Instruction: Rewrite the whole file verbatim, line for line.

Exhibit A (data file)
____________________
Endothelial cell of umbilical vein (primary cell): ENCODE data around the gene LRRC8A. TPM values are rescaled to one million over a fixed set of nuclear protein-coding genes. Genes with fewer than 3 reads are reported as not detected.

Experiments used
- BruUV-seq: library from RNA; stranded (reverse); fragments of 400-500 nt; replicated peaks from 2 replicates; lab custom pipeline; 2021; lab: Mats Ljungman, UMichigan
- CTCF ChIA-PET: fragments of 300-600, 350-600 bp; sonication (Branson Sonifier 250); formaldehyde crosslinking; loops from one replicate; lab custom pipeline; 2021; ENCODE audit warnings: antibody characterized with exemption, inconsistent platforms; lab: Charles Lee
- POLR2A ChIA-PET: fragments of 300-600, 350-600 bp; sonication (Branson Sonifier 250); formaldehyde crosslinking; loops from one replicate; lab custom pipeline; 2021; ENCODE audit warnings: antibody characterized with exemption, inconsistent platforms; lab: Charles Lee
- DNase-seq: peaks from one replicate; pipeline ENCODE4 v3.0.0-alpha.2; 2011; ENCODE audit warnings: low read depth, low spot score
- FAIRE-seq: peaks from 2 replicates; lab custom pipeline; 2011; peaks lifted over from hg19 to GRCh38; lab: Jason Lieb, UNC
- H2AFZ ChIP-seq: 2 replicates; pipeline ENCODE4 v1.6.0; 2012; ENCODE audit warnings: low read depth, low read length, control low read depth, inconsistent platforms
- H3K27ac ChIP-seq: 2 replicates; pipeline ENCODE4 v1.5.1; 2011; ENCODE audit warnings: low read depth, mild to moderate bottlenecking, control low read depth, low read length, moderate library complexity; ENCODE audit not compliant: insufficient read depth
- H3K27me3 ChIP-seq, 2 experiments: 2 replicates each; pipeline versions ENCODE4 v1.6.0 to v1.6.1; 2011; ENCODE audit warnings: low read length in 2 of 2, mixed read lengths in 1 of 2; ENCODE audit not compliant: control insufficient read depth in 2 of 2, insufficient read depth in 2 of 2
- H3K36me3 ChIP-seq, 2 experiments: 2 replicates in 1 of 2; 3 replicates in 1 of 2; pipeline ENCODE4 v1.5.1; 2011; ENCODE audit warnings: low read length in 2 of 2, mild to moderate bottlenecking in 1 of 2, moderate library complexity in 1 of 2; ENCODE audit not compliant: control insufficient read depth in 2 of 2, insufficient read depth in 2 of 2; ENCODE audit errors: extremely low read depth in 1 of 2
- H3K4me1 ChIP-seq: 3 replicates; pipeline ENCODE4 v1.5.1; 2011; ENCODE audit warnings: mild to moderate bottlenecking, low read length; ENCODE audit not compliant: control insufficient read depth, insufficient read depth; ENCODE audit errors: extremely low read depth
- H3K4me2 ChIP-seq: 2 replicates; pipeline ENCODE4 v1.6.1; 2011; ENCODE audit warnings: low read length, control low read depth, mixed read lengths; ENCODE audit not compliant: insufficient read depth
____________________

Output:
Endothelial cell of umbilical vein (primary cell): ENCODE data around the gene LRRC8A. TPM values are rescaled to one million over a fixed set of nuclear protein-coding genes. Genes with fewer than 3 reads are reported as not detected.

Experiments used
- BruUV-seq: library from RNA; stranded (reverse); fragments of 400-500 nt; replicated peaks from 2 replicates; lab custom pipeline; 2021; lab: Mats Ljungman, UMichigan
- CTCF ChIA-PET: fragments of 300-600, 350-600 bp; sonication (Branson Sonifier 250); formaldehyde crosslinking; loops from one replicate; lab custom pipeline; 2021; ENCODE audit warnings: antibody characterized with exemption, inconsistent platforms; lab: Charles Lee
- POLR2A ChIA-PET: fragments of 300-600, 350-600 bp; sonication (Branson Sonifier 250); formaldehyde crosslinking; loops from one replicate; lab custom pipeline; 2021; ENCODE audit warnings: antibody characterized with exemption, inconsistent platforms; lab: Charles Lee
- DNase-seq: peaks from one replicate; pipeline ENCODE4 v3.0.0-alpha.2; 2011; ENCODE audit warnings: low read depth, low spot score
- FAIRE-seq: peaks from 2 replicates; lab custom pipeline; 2011; peaks lifted over from hg19 to GRCh38; lab: Jason Lieb, UNC
- H2AFZ ChIP-seq: 2 replicates; pipeline ENCODE4 v1.6.0; 2012; ENCODE audit warnings: low read depth, low read length, control low read depth, inconsistent platforms
- H3K27ac ChIP-seq: 2 replicates; pipeline ENCODE4 v1.5.1; 2011; ENCODE audit warnings: low read depth, mild to moderate bottlenecking, control low read depth, low read length, moderate library complexity; ENCODE audit not compliant: insufficient read depth
- H3K27me3 ChIP-seq, 2 experiments: 2 replicates each; pipeline versions ENCODE4 v1.6.0 to v1.6.1; 2011; ENCODE audit warnings: low read length in 2 of 2, mixed read lengths in 1 of 2; ENCODE audit not compliant: control insufficient read depth in 2 of 2, insufficient read depth in 2 of 2
- H3K36me3 ChIP-seq, 2 experiments: 2 replicates in 1 of 2; 3 replicates in 1 of 2; pipeline ENCODE4 v1.5.1; 2011; ENCODE audit warnings: low read length in 2 of 2, mild to moderate bottlenecking in 1 of 2, moderate library complexity in 1 of 2; ENCODE audit not compliant: control insufficient read depth in 2 of 2, insufficient read depth in 2 of 2; ENCODE audit errors: extremely low read depth in 1 of 2
- H3K4me1 ChIP-seq: 3 replicates; pipeline ENCODE4 v1.5.1; 2011; ENCODE audit warnings: mild to moderate bottlenecking, low read length; ENCODE audit not compliant: control insufficient read depth, insufficient read depth; ENCODE audit errors: extremely low read depth
- H3K4me2 ChIP-seq: 2 replicates; pipeline ENCODE4 v1.6.1; 2011; ENCODE audit warnings: low read length, control low read depth, mixed read lengths; ENCODE audit not compliant: insufficient read depth